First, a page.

This chapter argues that recent concerns about the "decline" in cultural participation in the U.S. may be overstated. While there are small declines in some art forms - like classical music and theatre attendance - other art forms are experiencing slight increases over the past 20 years - like museum visits and jazz attendance. More importantly, if we broaden our definition of cultural participation, there are signs that America may be witnessing a new renaissance. This renaissance is the result of demographic changes - including the arrival of new immigrants with distinctive and robust cultural lives; new attitudes and approaches to art; and new technologies. Some markers of the new renaissance include expanding choice; the rise of serious amateur art making; the emergence of the "curatorial me;" highly expressive and interactive audiences; and a general move toward a more participatory and democratic culture. But, the benefits of this transformation might not be shared by all Americans equally. Consolidation of media, intellectual property restrictions, inequalities in the labor market and access to technology might create a new cultural divide. The chapter argues that cultural policy must address these potential changes more deliberately and strategically. In particular, we must have clear conception of what constitutes cultural vitality and then set in motion policies to help achieve vitality for all citizens. The chapter suggests that vitality includes three inter-related characteristics - 1) capacity (the ability to make and produce art); 2) choice (access to a wide variety of cultural options); and 3) cultural criticism and connoisseurship (literacy, general knowledge and engaged conversation with others).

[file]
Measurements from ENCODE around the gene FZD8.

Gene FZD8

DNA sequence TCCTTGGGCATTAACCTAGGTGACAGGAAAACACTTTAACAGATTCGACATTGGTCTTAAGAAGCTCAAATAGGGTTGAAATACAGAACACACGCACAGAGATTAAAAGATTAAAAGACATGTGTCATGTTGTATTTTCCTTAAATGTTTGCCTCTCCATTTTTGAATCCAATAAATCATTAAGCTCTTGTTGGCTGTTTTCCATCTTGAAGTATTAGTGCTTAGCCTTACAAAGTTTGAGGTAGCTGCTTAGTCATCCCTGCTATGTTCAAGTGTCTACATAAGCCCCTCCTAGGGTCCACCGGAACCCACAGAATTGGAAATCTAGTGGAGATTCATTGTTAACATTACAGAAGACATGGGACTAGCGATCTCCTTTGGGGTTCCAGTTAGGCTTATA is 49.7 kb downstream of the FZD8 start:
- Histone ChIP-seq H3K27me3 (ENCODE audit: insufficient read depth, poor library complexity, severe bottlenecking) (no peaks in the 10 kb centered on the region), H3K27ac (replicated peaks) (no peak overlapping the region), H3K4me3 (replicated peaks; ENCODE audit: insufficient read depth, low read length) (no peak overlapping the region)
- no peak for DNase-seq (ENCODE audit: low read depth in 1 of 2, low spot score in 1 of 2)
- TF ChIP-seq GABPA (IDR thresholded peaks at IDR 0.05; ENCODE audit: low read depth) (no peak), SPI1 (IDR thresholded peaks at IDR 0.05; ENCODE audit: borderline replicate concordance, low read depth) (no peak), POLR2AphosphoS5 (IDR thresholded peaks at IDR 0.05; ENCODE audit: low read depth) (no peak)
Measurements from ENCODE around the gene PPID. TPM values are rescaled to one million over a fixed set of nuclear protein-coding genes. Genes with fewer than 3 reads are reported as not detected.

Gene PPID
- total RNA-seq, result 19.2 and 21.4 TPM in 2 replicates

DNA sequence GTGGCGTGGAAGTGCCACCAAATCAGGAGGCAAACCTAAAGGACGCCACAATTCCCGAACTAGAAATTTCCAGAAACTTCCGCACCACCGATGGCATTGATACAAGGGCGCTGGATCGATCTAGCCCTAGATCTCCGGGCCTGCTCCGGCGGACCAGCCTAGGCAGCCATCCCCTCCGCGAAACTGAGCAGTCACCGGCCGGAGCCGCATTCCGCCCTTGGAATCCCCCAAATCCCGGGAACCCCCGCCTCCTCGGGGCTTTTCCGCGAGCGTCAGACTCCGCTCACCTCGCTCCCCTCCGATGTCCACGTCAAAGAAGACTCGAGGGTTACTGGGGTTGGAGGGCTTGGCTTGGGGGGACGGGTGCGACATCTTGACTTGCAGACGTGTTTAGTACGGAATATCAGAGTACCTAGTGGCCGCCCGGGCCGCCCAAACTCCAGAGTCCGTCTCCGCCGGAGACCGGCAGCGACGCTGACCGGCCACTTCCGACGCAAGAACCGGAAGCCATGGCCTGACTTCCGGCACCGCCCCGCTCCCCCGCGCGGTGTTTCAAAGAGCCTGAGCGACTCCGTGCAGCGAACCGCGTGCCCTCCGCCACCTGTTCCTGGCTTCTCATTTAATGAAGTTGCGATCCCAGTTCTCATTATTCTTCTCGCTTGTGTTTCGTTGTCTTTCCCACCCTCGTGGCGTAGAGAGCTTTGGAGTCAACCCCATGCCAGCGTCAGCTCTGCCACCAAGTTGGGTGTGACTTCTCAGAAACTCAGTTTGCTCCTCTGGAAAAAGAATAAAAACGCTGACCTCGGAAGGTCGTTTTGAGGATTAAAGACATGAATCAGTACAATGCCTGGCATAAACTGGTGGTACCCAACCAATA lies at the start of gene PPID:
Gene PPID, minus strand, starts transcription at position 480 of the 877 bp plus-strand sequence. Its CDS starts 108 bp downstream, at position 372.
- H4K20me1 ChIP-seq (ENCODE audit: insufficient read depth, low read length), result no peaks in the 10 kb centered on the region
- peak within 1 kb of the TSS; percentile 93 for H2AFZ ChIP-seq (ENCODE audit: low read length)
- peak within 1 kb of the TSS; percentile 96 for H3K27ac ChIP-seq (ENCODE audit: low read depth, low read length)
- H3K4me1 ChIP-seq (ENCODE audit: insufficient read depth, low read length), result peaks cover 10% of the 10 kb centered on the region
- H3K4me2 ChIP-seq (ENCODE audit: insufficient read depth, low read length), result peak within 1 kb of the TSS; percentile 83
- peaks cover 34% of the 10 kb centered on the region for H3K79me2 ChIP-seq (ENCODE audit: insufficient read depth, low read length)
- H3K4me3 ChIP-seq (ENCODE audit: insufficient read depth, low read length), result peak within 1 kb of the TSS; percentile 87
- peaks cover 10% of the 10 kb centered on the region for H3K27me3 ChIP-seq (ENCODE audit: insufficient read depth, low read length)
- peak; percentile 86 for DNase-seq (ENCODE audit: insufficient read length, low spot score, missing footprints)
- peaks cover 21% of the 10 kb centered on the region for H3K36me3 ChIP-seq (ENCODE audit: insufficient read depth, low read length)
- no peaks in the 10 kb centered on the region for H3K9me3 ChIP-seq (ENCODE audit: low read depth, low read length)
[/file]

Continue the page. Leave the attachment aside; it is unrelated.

Posted by mclennan at June 8, 2007 10:06 AM